NBC News special anchor Maria Shriver played both roles of journalist and activist on Tuesday's Nightly News, as she promoted her own report on closing the gender "wage gap" while touting President Obama's support for her cause.
"NBC's Maria Shriver was invited to the White House to present her report to President Obama late today," reported anchor Brian Williams, unconcerned about the conflict of interest of a reporter going to the White House to drum up support for her own work.
Shriver gave Obama free publicity as being "sympathetic" to working single mothers:
"As the son of a single mother, President Obama said he is very sympathetic to these issues that one in three women is living on the brink of poverty in the United States of America. And one of the main reasons is the persistent wage gap that exists between men and women."
She also pitted a supportive Obama against a Congress that is supposedly dragging its feet on the matter: "While President Obama has pledged to fix the problem, Congress has been slow to respond."
And after her report, Shriver enjoyed one last brag about the President getting behind her cause: "President Obama told me that he would like the issues that are in this report to inform a summit that he wants to hold here at the White House in the spring on working families."
One problem with Shriver's segment is that there is another side to the issue, but as an activist she was only willing to plug her own report. For instance, the Heritage Foundation called her main statistic "misleading" and noted that multiple variables factor into the "wage gap," like choices of occupations and child care. However, no expert taking issue with Shriver's report was interviewed.
Below is a transcript of the segment:
NBC NIGHTLY NEWS
[7:14 p.m. EST]
BRIAN WILLIAMS: All this week across NBC News, we have special coverage of the economic status of women in this country and the pay gap that exists between the genders. A new bound document called the Shriver Report is getting a lot of attention, including as we mentioned a minute ago from Beyonce, who is among many interviewed in the report and calls gender equality a myth. She says, quote, "Men have to demand that their wives, daughters, mothers and sisters earn more." NBC's Maria Shriver was invited to the White House to present her report to President Obama late today. She's been able to join us from there tonight. Hey, Maria, good evening.
MARIA SHRIVER, NBC News special anchor: Good evening, Brian. As the son of a single mother, President Obama said he is very sympathetic to these issues that one in three women is living on the brink of poverty in the United States of America. And one of the main reasons is the persistent wage gap that exists between men and women.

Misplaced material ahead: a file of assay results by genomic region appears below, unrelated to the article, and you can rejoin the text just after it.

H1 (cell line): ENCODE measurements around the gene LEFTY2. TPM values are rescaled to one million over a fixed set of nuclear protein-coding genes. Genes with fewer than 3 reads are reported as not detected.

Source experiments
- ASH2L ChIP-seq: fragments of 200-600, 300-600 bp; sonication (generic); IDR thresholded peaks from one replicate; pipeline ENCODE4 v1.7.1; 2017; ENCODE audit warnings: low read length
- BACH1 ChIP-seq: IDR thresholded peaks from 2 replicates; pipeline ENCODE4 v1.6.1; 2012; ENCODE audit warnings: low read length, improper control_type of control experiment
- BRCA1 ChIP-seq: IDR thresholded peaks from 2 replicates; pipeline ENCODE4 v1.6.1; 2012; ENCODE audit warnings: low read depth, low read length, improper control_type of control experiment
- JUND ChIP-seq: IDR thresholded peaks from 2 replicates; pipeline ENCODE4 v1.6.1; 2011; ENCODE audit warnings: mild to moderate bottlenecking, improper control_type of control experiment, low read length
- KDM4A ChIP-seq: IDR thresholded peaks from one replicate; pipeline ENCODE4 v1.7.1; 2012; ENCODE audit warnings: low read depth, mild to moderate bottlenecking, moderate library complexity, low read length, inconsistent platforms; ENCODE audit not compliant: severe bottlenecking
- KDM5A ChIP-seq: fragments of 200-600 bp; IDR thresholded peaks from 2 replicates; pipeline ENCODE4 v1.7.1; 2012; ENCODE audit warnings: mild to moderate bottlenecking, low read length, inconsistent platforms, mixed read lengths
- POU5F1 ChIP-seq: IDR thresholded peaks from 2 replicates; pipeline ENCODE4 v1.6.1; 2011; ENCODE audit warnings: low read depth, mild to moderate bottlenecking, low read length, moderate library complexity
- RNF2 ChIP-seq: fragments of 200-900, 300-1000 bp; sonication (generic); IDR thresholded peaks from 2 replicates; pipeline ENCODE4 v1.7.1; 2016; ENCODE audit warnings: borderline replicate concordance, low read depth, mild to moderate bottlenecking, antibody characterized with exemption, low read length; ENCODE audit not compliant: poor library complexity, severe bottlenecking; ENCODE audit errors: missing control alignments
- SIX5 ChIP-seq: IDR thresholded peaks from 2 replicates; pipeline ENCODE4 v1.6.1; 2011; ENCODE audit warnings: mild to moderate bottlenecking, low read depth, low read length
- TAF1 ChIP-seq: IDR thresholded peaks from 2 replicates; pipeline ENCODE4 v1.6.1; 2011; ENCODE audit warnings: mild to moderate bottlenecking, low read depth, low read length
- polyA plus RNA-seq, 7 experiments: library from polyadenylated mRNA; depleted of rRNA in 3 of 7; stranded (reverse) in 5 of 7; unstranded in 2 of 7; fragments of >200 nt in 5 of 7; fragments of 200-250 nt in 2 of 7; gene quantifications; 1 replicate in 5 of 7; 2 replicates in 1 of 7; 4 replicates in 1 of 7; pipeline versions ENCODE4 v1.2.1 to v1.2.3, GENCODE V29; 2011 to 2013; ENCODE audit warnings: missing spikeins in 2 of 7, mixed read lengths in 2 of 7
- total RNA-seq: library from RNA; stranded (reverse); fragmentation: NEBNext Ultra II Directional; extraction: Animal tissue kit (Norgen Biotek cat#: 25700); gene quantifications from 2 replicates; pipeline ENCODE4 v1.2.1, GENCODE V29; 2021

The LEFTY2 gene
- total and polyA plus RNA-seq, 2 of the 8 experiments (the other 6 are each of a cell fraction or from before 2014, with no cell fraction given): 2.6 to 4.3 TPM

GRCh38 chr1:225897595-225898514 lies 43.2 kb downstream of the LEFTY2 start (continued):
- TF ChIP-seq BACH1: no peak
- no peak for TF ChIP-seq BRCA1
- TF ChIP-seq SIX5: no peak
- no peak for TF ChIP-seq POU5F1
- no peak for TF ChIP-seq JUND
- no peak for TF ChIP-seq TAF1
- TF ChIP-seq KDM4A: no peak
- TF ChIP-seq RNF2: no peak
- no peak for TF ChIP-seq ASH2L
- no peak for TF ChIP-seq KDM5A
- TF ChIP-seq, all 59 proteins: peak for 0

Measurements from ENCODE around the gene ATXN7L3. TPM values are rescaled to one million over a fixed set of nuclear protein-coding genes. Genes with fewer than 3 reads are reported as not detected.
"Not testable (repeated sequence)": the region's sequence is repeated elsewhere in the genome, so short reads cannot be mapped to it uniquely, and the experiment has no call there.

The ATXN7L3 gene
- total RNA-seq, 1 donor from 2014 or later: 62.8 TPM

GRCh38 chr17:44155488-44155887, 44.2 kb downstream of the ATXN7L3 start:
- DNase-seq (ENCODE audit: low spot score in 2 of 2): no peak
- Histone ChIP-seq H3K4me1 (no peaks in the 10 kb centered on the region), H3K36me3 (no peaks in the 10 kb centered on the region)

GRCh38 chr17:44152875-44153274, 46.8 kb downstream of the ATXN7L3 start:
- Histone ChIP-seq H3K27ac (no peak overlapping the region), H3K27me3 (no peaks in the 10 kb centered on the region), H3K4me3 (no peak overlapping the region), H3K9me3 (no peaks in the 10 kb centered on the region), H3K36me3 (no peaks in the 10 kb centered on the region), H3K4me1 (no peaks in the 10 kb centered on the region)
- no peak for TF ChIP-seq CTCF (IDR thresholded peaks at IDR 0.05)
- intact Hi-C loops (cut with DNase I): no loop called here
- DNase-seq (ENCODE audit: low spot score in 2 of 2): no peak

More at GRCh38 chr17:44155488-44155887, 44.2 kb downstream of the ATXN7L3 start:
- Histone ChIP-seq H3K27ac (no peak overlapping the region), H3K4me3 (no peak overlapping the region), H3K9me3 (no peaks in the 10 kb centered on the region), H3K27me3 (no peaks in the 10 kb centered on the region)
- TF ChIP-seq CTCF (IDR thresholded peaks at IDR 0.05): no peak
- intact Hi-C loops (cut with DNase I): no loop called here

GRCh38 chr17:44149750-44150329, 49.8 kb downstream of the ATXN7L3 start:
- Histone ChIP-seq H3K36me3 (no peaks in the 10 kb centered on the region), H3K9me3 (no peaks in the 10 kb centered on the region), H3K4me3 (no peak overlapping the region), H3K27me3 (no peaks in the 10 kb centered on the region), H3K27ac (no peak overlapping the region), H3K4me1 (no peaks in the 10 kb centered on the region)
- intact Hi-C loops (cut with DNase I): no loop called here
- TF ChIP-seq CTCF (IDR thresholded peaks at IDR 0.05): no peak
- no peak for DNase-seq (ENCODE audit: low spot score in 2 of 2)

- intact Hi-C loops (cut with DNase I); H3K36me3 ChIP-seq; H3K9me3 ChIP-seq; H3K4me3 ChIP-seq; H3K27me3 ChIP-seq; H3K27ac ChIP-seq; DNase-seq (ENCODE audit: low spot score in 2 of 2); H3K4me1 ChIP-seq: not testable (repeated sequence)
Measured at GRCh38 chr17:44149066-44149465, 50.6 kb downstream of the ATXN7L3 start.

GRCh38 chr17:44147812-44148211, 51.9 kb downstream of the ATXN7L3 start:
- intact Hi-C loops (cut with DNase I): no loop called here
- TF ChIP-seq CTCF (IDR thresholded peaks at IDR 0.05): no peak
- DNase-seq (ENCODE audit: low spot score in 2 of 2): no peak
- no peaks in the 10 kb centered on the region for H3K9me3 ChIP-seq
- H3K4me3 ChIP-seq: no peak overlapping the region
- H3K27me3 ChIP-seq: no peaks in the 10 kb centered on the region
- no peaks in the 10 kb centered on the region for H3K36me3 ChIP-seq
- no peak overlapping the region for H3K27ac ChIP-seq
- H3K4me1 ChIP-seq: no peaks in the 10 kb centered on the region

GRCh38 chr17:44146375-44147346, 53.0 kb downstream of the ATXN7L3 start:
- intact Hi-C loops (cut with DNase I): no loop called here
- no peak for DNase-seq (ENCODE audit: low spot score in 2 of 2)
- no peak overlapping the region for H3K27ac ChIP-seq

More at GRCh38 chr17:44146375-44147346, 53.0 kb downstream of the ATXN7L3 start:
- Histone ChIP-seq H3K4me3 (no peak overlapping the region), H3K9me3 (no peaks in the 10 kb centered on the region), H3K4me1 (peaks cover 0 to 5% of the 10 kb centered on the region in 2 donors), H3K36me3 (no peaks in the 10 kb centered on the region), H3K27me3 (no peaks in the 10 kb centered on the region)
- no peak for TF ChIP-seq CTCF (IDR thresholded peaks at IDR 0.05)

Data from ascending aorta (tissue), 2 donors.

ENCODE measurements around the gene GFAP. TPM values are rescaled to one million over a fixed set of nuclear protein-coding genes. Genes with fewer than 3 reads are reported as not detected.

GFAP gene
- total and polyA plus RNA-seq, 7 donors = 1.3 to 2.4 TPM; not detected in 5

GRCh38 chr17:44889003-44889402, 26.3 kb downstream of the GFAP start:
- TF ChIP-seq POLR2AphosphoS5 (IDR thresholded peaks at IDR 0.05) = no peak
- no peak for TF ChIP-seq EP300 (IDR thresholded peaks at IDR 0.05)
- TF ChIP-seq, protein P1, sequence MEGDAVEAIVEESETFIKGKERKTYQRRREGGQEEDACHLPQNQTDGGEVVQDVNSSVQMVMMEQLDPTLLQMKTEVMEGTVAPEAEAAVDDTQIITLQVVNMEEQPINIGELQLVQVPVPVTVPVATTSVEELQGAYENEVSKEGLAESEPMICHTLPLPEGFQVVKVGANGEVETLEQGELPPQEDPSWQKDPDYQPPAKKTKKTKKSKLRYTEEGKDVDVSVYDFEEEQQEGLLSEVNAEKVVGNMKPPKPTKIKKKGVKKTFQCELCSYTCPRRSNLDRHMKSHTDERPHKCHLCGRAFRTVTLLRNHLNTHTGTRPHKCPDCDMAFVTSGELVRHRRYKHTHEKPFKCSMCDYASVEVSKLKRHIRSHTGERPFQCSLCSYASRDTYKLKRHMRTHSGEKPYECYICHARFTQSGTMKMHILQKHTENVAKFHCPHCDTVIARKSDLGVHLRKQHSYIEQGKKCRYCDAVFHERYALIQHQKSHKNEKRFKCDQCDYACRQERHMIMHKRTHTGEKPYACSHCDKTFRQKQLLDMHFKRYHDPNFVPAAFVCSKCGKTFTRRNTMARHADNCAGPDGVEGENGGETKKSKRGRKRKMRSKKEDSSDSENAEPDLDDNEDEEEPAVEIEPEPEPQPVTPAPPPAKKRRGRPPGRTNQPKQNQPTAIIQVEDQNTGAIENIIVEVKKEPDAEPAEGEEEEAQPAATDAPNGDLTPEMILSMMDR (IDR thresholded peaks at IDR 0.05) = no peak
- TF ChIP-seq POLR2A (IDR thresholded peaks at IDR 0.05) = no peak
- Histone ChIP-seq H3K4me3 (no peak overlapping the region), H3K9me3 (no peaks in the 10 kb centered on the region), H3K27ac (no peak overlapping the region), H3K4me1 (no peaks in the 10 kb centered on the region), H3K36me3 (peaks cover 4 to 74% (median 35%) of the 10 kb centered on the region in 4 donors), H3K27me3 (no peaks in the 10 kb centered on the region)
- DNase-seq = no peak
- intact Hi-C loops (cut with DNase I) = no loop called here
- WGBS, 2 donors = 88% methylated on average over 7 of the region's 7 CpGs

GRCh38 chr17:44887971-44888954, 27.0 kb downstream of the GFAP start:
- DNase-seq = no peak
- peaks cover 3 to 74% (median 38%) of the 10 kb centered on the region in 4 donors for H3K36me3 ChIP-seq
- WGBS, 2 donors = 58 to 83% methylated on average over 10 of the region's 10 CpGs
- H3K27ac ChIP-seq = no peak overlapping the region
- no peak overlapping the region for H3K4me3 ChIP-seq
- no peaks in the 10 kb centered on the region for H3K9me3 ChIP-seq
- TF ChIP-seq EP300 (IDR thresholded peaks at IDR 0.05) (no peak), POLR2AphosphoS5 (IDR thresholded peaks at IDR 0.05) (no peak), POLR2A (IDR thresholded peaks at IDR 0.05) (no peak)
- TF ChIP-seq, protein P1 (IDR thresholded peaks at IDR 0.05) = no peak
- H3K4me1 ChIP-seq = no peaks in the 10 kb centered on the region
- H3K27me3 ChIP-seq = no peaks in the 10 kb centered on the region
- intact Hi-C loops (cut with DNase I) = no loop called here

EILEEN RIZZO, math teacher, Fresno County Office of Education: Can you count them?
SHRIVER: (Voice over) Eileen Rizzo is a math consultant. She helps teachers teach math for the Fresno County Office of Education.
(On camera) You are in a fight for equality?
SHRIVER: If someone had told you years ago you would be doing this, what would you have said?
RIZZO: I wouldn't have believed it. I really wouldn't.
SHRIVER: (voice over) Rizzo, a mother of two, is the first in her family to go to college, and has two masters degrees. But one day a new male colleague revealed that his starting salary was nearly $12,000 more than she was making. After four years in the same position.
RIZZO: My heart dropped. I was – my mind was just whirling and thinking, well how did this happen?
SHRIVER: When she complained to her bosses, she was told that starting salary was based on someone's previous pay. Outraged, Rizzo joined the advocacy group, the American Association of University Women, to help her fight.
RIZZO: The thought is that I'll never catch up.
SHRIVER: On average women make 77 cents to every man's dollar. The Shriver Report finds that closing the wage gap would cut the poverty rate for working women in half, adding close to a half a trillion dollars to the economy.
SHRIVER: (on camera) Why do you think the wage gap still exists today?
KATHARINE LUSK, advisor to the mayor, city of Boston.: Unconscious bias is a huge part of it.
SHRIVER: (voice over) Katherine Lusk is a policy adviser for the city of Boston, which intends to be the first city in America to pay women and men equally.
LUSK: Women are penalized when they try to negotiate for pay. They're less likely to be considered for jobs that have historically been held by men. All of those things hold women back.
BARACK OBAMA, President of the United States: It's time to pass the Paycheck Fairness Act so that women will have more tools to fight pay discrimination.
SHRIvER: While President Obama has pledged to fix the problem, Congress has been slow to respond. And Eileen Rizzo feels she has no choice but to take her fight to the courts. Recently she won the right to sue her employer. The Fresno County Office of Education declined to comment to NBC News, but in a letter they sent to Rizzo, they said that their hiring formula had not resulted in a disproportionate impact on gender. Undeterred, Rizzo says her fight is about the future for her daughters.
SHRIVER: (on camera) Are you proud of your mom?
DAUGHTER OF EILEEN RIZZO: Yeah.
RIZZO: I'm passionate about what I do and I love it. And at the same time, I had to decide that I wanted to see it through, because I wanted the world to be different for my daughters.
(End Video Clip)
SHRIVER: Brian, President Obama told me that he would like the issues that are in this report to inform a summit that he wants to hold here at the White House in the spring on working families.
WILLIAMS: Maria Shriver, having presented her namesake findings to the President at the White House late today. Maria, thanks for being with us tonight.